ROCKFORD, Ill. (WTVO) — Rockford’s historic Colman Complex is one step closer to finding new life.

A Milwaukee-based real estate redevelopment firm, J Jeffers & Company, is taking on the task of reimagining the property, and investors have released new renderings of the future development.

Many neighbors feel like this project is long overdue after the 20-plus acre lot sat vacant for decades. That is why one alderwoman said this recent progress is good for everyone.

“It is going to be a process, but again, anything is better than just sitting idle and vacant,” said 5th Ward Alderwoman Gabrielle Torina.

For Torina, it is hard to describe the excitement she feels around the future of the former Barber-Colman Complex, 1300 Rock Street. She said that the redevelopment of the old manufacturer that sits in her ward will bring light to an area of town that has lacked prosperity.

“It sort of been this structure that sat in the community that people have had to look at for all these years, and it hasn’t brought a sense of hope at all,” Torina said. “When that’s what you see in your immediate community, it makes you kind of feel as though, ‘maybe the city doesn’t think about us, we feel a little bit forgotten with regards to resources and development.’”

The plan is to turn the industrial structure into a mix-use area. There will be residential as well as commercial and retail space. This is something that residents wanted to see, according to Torina.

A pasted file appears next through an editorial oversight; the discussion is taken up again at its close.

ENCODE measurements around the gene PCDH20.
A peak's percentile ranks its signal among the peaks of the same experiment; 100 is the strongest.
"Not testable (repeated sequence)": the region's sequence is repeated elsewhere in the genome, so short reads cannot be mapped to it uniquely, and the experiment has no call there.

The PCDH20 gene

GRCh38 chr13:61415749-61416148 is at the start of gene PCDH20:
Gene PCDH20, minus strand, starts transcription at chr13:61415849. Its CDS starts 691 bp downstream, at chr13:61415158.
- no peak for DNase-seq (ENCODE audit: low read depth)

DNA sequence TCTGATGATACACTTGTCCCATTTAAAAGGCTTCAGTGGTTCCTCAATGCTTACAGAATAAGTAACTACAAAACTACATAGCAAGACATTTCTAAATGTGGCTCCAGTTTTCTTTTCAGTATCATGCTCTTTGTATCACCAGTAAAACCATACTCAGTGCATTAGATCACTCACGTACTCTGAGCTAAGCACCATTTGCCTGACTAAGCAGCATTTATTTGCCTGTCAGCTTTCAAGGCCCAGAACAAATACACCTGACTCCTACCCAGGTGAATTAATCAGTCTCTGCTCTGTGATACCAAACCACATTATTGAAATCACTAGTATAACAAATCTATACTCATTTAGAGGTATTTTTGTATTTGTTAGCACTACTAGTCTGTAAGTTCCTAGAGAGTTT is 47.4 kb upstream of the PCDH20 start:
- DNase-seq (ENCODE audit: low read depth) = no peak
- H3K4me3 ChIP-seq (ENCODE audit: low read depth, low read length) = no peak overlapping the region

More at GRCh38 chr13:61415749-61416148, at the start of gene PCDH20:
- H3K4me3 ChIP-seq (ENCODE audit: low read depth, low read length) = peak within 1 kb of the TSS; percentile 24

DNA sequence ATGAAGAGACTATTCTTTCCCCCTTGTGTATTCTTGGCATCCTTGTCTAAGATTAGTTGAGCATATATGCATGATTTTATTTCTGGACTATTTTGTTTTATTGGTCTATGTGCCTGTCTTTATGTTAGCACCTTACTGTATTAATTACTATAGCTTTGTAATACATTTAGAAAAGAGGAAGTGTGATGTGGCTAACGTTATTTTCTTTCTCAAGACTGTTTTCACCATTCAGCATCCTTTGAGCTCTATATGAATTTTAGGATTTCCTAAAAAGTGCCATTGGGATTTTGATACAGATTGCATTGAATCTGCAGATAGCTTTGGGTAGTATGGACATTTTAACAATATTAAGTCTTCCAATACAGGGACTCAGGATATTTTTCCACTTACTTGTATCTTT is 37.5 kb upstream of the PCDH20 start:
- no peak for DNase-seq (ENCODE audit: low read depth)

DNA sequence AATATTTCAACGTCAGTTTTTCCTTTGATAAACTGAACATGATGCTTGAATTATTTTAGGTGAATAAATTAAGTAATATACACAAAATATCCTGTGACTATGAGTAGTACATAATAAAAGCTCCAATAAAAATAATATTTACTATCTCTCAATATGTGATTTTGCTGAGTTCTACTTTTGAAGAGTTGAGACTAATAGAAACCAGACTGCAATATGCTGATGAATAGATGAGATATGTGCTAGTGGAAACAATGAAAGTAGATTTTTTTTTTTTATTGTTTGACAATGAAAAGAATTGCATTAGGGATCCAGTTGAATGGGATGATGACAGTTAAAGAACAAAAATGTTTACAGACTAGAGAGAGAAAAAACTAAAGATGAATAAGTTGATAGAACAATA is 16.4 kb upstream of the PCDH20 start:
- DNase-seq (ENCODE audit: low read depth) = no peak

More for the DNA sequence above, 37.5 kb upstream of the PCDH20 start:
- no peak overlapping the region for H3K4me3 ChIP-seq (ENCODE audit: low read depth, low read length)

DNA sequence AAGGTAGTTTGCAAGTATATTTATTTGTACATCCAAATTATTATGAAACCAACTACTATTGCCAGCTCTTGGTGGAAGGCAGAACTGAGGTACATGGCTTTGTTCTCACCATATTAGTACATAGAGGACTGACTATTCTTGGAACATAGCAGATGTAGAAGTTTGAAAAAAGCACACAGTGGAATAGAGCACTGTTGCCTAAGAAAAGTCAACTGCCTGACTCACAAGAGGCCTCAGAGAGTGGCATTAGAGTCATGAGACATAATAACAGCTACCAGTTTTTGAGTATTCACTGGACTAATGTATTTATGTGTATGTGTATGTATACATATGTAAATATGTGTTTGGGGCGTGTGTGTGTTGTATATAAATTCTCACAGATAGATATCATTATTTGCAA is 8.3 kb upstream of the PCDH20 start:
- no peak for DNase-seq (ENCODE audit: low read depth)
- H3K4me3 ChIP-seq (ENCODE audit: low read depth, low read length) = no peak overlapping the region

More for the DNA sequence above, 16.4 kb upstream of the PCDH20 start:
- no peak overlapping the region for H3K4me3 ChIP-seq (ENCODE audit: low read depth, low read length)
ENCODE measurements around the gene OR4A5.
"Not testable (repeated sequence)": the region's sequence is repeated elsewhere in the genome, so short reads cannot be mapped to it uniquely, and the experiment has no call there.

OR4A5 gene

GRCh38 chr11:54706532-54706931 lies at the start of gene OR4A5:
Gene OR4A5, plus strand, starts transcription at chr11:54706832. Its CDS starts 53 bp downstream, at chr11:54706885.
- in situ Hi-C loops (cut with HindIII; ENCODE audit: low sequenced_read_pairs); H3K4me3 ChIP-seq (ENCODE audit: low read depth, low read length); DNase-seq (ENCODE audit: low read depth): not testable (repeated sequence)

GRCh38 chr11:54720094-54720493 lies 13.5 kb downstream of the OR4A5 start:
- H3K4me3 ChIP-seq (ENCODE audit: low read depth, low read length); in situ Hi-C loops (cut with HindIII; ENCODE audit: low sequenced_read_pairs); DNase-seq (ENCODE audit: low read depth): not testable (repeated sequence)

“It’s important that they felt part of the process, not just a big developer coming into the area and taking it over and not listening to what they had to say,” she said. “I just feel like they have done their due diligence and have really treated Rockford with a lot of dignity in this process.”

Torina said that the project will be broken into two phases.

“What’s currently happening is things are going through zoning, what they proposed to be built has to be passed, and then also there’s a completely separate thing called the development agreement and that is really going to outline the timeline of the project,” Torina said.

The alderwoman added that the project will most likely take more than five years to complete. A full breakdown of the proposal can be found here.